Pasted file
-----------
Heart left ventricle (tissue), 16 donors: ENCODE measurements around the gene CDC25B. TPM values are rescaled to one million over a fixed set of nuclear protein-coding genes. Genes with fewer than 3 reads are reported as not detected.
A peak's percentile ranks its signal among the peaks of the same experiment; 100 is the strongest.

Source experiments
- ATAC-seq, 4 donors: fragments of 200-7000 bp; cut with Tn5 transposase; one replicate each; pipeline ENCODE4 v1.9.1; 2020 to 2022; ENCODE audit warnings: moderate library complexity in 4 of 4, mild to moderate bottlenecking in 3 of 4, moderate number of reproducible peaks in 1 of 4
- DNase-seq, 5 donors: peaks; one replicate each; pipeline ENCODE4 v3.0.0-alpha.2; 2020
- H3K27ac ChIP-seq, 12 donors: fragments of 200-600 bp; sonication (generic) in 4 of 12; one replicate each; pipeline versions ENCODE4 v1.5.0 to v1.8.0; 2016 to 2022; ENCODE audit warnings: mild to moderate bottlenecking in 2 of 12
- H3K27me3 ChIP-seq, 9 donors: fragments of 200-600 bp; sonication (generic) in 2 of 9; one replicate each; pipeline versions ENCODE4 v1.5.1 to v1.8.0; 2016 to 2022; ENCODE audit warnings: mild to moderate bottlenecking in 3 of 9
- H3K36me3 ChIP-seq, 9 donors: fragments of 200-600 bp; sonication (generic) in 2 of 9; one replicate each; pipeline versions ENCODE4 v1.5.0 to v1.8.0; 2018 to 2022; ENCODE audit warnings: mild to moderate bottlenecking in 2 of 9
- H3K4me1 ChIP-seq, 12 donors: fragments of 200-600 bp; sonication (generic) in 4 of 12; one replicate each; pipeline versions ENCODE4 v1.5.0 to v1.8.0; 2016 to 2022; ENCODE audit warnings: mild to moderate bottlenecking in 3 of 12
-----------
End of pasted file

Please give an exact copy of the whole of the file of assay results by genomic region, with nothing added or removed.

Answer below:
Heart left ventricle (tissue), 16 donors: ENCODE measurements around the gene CDC25B. TPM values are rescaled to one million over a fixed set of nuclear protein-coding genes. Genes with fewer than 3 reads are reported as not detected.
A peak's percentile ranks its signal among the peaks of the same experiment; 100 is the strongest.

Source experiments
- ATAC-seq, 4 donors: fragments of 200-7000 bp; cut with Tn5 transposase; one replicate each; pipeline ENCODE4 v1.9.1; 2020 to 2022; ENCODE audit warnings: moderate library complexity in 4 of 4, mild to moderate bottlenecking in 3 of 4, moderate number of reproducible peaks in 1 of 4
- DNase-seq, 5 donors: peaks; one replicate each; pipeline ENCODE4 v3.0.0-alpha.2; 2020
- H3K27ac ChIP-seq, 12 donors: fragments of 200-600 bp; sonication (generic) in 4 of 12; one replicate each; pipeline versions ENCODE4 v1.5.0 to v1.8.0; 2016 to 2022; ENCODE audit warnings: mild to moderate bottlenecking in 2 of 12
- H3K27me3 ChIP-seq, 9 donors: fragments of 200-600 bp; sonication (generic) in 2 of 9; one replicate each; pipeline versions ENCODE4 v1.5.1 to v1.8.0; 2016 to 2022; ENCODE audit warnings: mild to moderate bottlenecking in 3 of 9
- H3K36me3 ChIP-seq, 9 donors: fragments of 200-600 bp; sonication (generic) in 2 of 9; one replicate each; pipeline versions ENCODE4 v1.5.0 to v1.8.0; 2018 to 2022; ENCODE audit warnings: mild to moderate bottlenecking in 2 of 9
- H3K4me1 ChIP-seq, 12 donors: fragments of 200-600 bp; sonication (generic) in 4 of 12; one replicate each; pipeline versions ENCODE4 v1.5.0 to v1.8.0; 2016 to 2022; ENCODE audit warnings: mild to moderate bottlenecking in 3 of 12